Redunancy

Just realized I'd already posted an update about the Tone Poem a few days before.  Hugh.  Well, that's okay.  One describes the same thing in a different way.  And that's okay, right?

Tone Poem Update

Working on the beginning section of the tone poem still, trying to get the orchestrations and a few other ideas worked out for it.
Also, after listening to Mozart's Kyrie from the Great Mass in C Minor and the Kyrie from his Requiem Mass, I've realized I would like a fugal section to portray a certain sadness and anguish and confusion that can only be portrayed through this Palestrinia-like fugal play of ideas.

Tone Poem

Added some more to the beginning of my tone poem.  I also realized as I listended to Mozart's Kyrie from Missa in C Minor, as well as the Kyrie from the Requeim Mass and a few other fugal passages that I'd like to include a fugal section in this to portray some 'mixed up anguish' is the best way to describe it.

Hobbs Middle School in Shelley

Got to go down to Shelley and play with Mrs. Loveland's orchestra from Hobbs Middle School.  Way fun!  I enjoyed hearing them play a composition of mine, and it was an enjoyable experience for me.  Hope to do it again sometime!

Middle School Visit and Waltz to be Performed

Got to go to Hobbs Middle School in Shelley last Thursday, 15 March 2012.  I got into the classroom and a couple of the kids said:  "You're here!" in quavering, excited voices.  It was the cutest thing ever, and made me feel great!  Great group of kids, and they did a great job with all of their music.  Mrs. Loveland was great about everything, and has a great class!

This Thursday, 22 March, I get to go to Shelley High School and perform with the Hobbs Middle School as they premier my composition for string orchestra, "Waltz."  It'll be a lot of fun, and I'm grateful for the opportunity to share my music with the community and to help out a school.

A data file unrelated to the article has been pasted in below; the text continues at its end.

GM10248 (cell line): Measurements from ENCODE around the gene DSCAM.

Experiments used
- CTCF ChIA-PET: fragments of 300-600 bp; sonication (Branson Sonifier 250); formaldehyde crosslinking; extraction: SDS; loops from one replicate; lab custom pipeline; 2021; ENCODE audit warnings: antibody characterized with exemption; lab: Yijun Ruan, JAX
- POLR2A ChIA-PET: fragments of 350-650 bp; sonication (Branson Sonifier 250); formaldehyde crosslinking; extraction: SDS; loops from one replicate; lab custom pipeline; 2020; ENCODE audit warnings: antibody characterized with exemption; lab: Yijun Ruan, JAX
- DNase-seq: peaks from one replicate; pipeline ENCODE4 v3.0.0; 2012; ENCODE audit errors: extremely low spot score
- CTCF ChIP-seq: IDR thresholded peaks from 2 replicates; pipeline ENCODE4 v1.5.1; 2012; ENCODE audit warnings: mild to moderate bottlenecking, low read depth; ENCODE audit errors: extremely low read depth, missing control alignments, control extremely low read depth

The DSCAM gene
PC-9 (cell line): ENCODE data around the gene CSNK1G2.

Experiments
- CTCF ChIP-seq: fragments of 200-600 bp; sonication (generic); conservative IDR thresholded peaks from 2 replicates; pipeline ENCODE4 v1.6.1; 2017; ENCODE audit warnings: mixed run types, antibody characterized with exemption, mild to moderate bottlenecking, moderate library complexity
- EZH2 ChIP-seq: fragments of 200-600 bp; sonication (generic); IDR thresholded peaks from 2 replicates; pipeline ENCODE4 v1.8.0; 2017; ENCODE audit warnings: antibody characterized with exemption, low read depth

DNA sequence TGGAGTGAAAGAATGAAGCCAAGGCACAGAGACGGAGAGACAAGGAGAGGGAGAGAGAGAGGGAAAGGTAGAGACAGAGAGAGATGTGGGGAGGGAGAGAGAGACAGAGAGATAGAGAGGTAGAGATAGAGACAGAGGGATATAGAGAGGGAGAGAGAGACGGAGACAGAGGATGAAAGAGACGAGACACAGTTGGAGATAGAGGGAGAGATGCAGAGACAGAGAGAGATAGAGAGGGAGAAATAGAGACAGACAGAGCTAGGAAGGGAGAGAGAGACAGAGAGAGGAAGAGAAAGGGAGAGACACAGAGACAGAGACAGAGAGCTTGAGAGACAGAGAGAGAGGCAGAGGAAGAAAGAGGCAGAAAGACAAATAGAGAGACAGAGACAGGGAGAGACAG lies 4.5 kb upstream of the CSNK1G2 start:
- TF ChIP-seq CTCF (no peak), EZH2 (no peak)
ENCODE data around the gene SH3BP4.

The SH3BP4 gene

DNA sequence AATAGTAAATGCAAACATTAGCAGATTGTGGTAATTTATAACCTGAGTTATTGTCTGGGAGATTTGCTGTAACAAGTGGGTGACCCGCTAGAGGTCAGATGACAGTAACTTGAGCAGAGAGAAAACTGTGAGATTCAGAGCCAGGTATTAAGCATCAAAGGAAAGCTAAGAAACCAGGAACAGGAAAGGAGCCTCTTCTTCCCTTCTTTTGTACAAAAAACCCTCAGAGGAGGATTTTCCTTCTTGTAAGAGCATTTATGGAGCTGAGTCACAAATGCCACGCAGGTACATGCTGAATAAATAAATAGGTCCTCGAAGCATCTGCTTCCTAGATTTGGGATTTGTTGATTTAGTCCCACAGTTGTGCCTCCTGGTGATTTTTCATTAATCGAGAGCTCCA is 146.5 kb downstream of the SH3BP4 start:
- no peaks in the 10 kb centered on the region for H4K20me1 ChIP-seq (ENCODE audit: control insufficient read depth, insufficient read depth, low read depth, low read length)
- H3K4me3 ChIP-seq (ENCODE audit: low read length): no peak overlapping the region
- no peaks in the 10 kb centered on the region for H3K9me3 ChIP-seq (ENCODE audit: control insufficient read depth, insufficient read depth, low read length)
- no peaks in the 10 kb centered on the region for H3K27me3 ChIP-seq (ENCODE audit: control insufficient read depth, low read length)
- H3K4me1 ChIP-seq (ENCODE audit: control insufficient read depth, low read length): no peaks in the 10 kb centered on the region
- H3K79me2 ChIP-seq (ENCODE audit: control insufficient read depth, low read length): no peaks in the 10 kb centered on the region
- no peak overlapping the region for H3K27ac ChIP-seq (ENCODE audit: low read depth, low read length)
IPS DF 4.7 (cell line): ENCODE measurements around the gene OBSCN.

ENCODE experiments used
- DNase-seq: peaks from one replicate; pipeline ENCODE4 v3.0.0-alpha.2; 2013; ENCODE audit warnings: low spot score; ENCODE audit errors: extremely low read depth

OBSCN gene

Tone Poem Work: a glorious arrival

Work on the tone poem continues.  I have the first 14 or so measures finished, except maybe some orchestral tweaking.  Just working on a melodic section after the beginning.  After this beginning section, there should be a more quite and subdued and almost haunting section, which leads into an angry and frightening, followed by sorrowful, and finally glorious and triumphant.

Waltz: Score Draft

Put the finished Waltz into Finale.  Edited a few problems, added specific articulations and bowings.  Will soon add fingerings and other items to help make the sheet music a little easier for students.  Also going to go through the process of cleaing up the score and parts to look good in format and layout and everything.  I think it turned out well.
I made it into a 5-part Rondo.  The A sections are in D Major, the B in A Major, and the C in d minor.  There are a few more complex bits for the strings, but I think it is overall a pretty do-able piece.  No major string crossing things for any of the strings, and the melody gets passed around most of the orchestra.  Except to the basses: sorry guys.